D: Sofia Coppola / 94m
Cast: Colin Farrell, Nicole Kidman, Kirsten Dunst, Elle Fanning, Oona Laurence, Angourie Rice, Addison Riecke, Emma Howard
Remakes are ten-a-penny these days, with movie makers deciding that familiarity will attract more moviegoers than not, and if the original movie is one that is fairly well known and/or regarded (and even better, financially successful), then it makes it easier to justify revisiting said original. But it’s unlikely that anyone was clamouring for a remake of Don Siegel’s minor classic The Beguiled (1971), a movie that bombed on its initial release but which has gained a sterling reputation since then. However, on the advice of production designer Anne Rose, writer/director Sofia Coppola watched Siegel’s version and began thinking of ways in which she could update the movie for modern audiences. The result is a movie that is atmospheric, sophisticated, beautifully shot, and yet curiously distant in its evocation of female desires.
As with the 1971 version, Coppola has adapted the novel A Painted Devil by Thomas P. Cullinan. In it a Union Army corporal named John McBurney (Farrell) suffers a serious leg wound during battle and manages to get away from the fighting. He makes it to some nearby woods where he is discovered by a young girl, Amy (Laurence). She helps him up and takes him to the girls school where she resides along with the school’s owner (and teacher), Miss Martha Farnsworth (Kidman), another teacher, Miss Edwina Morrow (Dunst), a teenage girl called Alicia (Fanning), and three other young girls, Jane (Rice), Emily (Howard), and Marie (Riecke). McBurney’s arrival causes consternation and divided opinions amongst the staff and the pupils, with some of them insisting he be turned over to the Confederate Army as a prisoner of war, and others insisting that he be allowed to stay and at least recover from his wound. In the end, Miss Farnsworth decides that he can stay until his leg has healed.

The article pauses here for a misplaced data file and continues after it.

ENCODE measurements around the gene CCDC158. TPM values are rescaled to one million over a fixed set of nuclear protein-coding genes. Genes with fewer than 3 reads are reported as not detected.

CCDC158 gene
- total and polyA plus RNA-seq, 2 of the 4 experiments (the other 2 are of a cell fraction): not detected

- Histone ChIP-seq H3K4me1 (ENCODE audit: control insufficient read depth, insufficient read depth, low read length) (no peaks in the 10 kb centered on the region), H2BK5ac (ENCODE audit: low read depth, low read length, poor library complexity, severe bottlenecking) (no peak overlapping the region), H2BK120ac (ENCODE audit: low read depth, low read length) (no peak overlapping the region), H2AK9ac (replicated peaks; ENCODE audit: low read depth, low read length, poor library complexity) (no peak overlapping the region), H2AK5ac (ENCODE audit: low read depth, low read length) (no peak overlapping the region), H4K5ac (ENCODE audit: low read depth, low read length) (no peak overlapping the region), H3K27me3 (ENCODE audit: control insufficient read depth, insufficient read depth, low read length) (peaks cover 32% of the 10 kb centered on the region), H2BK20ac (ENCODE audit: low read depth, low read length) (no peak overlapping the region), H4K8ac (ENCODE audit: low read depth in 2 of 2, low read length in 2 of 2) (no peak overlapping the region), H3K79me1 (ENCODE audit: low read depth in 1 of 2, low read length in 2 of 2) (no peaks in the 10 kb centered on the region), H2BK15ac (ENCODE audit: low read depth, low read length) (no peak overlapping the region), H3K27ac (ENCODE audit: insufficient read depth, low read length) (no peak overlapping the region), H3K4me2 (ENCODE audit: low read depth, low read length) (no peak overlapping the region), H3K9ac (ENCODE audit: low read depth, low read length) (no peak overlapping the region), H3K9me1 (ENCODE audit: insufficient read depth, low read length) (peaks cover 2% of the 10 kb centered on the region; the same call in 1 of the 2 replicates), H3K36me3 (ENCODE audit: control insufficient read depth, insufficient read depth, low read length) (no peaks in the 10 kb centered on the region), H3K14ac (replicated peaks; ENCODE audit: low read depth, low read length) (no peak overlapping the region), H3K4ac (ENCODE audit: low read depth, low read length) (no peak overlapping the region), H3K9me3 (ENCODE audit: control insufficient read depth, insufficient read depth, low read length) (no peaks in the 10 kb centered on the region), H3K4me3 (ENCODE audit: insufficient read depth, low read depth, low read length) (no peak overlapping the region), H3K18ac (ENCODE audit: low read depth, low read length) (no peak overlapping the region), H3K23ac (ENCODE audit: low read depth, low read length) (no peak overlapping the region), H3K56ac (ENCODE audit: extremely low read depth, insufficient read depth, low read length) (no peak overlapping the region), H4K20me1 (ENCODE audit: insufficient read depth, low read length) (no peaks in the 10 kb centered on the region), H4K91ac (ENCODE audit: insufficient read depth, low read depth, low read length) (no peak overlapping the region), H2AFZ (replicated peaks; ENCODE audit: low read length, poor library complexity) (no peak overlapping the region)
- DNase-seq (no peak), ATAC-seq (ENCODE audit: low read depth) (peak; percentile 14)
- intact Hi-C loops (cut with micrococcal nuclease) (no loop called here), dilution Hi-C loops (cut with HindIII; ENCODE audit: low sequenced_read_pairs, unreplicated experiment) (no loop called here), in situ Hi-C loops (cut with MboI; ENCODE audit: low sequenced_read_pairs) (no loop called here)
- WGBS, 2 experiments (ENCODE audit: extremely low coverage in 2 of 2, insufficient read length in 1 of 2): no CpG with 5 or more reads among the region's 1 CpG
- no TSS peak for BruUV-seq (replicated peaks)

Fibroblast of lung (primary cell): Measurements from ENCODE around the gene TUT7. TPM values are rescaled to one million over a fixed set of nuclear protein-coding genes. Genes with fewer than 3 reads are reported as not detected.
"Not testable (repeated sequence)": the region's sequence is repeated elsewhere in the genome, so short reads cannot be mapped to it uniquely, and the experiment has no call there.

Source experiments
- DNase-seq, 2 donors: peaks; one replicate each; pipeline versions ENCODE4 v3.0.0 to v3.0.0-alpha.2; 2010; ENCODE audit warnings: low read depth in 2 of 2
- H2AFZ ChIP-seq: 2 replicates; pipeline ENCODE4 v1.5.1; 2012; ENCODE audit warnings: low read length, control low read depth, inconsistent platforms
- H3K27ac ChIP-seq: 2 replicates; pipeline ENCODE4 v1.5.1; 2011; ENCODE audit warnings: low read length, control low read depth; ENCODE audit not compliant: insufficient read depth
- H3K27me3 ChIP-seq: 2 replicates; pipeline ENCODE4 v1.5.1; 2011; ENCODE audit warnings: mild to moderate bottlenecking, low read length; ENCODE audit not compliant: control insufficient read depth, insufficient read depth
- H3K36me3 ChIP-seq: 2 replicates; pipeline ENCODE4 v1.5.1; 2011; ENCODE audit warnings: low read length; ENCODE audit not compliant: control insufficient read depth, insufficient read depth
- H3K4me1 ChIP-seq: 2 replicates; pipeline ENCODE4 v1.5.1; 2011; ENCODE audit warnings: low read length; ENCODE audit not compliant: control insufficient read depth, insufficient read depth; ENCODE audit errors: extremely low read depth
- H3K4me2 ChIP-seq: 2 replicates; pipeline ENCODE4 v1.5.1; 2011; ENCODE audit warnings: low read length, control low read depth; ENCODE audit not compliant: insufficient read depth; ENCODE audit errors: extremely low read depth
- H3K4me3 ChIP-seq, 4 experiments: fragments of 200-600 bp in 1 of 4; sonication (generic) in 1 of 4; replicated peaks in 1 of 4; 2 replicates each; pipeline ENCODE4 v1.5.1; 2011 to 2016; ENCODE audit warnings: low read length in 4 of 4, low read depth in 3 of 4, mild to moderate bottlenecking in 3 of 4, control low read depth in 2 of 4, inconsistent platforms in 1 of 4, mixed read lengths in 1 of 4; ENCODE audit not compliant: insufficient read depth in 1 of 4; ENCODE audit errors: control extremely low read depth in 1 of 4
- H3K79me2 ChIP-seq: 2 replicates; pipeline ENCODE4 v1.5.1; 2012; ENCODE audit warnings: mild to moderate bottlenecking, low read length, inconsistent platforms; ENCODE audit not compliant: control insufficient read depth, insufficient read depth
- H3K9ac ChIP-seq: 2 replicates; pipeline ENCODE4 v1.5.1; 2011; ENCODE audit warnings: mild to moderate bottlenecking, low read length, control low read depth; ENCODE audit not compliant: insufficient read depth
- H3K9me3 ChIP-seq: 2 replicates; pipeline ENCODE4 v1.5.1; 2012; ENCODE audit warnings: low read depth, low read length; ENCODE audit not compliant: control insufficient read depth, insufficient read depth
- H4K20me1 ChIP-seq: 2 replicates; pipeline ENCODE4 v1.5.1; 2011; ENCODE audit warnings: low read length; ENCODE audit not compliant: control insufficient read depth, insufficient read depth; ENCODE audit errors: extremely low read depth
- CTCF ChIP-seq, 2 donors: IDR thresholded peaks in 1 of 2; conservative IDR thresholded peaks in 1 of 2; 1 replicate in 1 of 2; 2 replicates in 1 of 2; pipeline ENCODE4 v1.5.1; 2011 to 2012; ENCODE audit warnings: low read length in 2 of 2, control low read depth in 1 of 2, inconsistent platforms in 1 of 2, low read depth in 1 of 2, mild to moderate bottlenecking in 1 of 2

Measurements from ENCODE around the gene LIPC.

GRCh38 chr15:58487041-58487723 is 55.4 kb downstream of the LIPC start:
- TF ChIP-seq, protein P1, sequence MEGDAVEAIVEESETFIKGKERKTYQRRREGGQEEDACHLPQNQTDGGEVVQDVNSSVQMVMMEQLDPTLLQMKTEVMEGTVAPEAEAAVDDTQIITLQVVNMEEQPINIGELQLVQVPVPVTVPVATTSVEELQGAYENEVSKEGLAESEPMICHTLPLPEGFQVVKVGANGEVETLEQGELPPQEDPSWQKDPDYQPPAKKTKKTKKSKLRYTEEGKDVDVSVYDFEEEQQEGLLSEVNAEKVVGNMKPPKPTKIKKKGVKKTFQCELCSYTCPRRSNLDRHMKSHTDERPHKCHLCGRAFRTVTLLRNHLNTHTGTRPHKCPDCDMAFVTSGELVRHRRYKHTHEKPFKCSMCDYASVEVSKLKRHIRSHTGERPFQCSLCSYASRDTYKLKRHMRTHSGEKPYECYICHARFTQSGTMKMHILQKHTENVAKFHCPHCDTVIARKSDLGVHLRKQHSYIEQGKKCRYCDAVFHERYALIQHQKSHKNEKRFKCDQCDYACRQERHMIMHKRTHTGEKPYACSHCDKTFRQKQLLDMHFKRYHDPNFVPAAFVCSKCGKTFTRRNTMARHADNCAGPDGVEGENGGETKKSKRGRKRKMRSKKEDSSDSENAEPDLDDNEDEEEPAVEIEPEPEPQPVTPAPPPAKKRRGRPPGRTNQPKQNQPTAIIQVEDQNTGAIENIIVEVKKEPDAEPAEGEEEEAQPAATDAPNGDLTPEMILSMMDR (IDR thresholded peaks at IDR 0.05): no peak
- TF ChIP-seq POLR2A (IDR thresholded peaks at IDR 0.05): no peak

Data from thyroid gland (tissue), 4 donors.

McBurney’s presence gives rise to his being the recipient of overly attentive behaviour from the women and the children alike. Miss Farnsworth tends to his leg, while Miss Morrow hovers around offering assistance at every opportunity. Alicia too is in close attendance, and the rest of the girls all take an exaggerated interest in McBurney’s well-being. As his leg improves he begins to move around the school, and shows an interest in the garden, which he helps to maintain. He begins to spend more time with Miss Morrow, and eventually professes his love for her. They arrange to meet in her room late one night after everyone has gone to bed, but when McBurney fails to turn up, Miss Morrow goes to his room and finds it empty. And then she hears noises coming from another room…
Where the 1971 version traded on a more fervid atmosphere in order to tell its tale, this version remains an austere and measured accomplishment, with Coppola giving limited expression to any desires held by the female characters. While it’s a given that Miss Farnsworth and Miss Morrow would strive to remain aloof in relation to the presence of a wounded yet otherwise virile soldier, and for the perceived sake of the children in their care, thanks to the precise nature of Coppola’s screenplay, their being aloof hampers the effectiveness of the emotional outbursts that occur as the movie progresses. These outbursts are generally well handled by the cast, but in dramatic terms they don’t have the impact needed to make the viewer sympathise with the characters involved, and even though McBurney suffers more than an injured leg, what should be a moment of horror – both for McBurney’s discovery of what’s happened to him, and the ease with which his suffering is agreed upon and carried out – is let down by the restrained melodrama that precedes it.